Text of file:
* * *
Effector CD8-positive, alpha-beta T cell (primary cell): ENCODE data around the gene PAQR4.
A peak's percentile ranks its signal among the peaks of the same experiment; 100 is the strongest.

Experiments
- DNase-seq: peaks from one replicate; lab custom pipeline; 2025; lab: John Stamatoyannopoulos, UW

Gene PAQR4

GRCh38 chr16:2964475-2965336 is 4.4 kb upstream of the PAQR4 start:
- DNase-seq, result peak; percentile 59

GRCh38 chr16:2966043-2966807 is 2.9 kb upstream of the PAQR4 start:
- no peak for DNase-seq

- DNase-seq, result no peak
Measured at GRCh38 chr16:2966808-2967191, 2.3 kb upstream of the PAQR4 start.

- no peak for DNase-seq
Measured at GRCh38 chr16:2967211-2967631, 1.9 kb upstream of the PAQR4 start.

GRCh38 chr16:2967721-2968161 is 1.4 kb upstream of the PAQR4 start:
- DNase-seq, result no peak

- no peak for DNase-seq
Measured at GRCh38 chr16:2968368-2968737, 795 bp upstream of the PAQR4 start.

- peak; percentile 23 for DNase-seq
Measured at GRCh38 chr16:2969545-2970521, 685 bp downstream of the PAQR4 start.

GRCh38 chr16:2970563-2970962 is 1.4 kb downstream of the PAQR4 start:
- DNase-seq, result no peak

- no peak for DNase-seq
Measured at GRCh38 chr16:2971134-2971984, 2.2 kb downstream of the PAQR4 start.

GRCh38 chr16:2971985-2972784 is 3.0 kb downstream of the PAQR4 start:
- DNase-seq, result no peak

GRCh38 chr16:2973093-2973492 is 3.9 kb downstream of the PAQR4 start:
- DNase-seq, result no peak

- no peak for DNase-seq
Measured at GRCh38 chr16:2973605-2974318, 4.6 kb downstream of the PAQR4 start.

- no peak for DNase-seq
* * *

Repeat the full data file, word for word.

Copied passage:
Effector CD8-positive, alpha-beta T cell (primary cell): ENCODE data around the gene PAQR4.
A peak's percentile ranks its signal among the peaks of the same experiment; 100 is the strongest.

Experiments
- DNase-seq: peaks from one replicate; lab custom pipeline; 2025; lab: John Stamatoyannopoulos, UW

Gene PAQR4

GRCh38 chr16:2964475-2965336 is 4.4 kb upstream of the PAQR4 start:
- DNase-seq, result peak; percentile 59

GRCh38 chr16:2966043-2966807 is 2.9 kb upstream of the PAQR4 start:
- no peak for DNase-seq

- DNase-seq, result no peak
Measured at GRCh38 chr16:2966808-2967191, 2.3 kb upstream of the PAQR4 start.

- no peak for DNase-seq
Measured at GRCh38 chr16:2967211-2967631, 1.9 kb upstream of the PAQR4 start.

GRCh38 chr16:2967721-2968161 is 1.4 kb upstream of the PAQR4 start:
- DNase-seq, result no peak

- no peak for DNase-seq
Measured at GRCh38 chr16:2968368-2968737, 795 bp upstream of the PAQR4 start.

- peak; percentile 23 for DNase-seq
Measured at GRCh38 chr16:2969545-2970521, 685 bp downstream of the PAQR4 start.

GRCh38 chr16:2970563-2970962 is 1.4 kb downstream of the PAQR4 start:
- DNase-seq, result no peak

- no peak for DNase-seq
Measured at GRCh38 chr16:2971134-2971984, 2.2 kb downstream of the PAQR4 start.

GRCh38 chr16:2971985-2972784 is 3.0 kb downstream of the PAQR4 start:
- DNase-seq, result no peak

GRCh38 chr16:2973093-2973492 is 3.9 kb downstream of the PAQR4 start:
- DNase-seq, result no peak

- no peak for DNase-seq
Measured at GRCh38 chr16:2973605-2974318, 4.6 kb downstream of the PAQR4 start.

- no peak for DNase-seq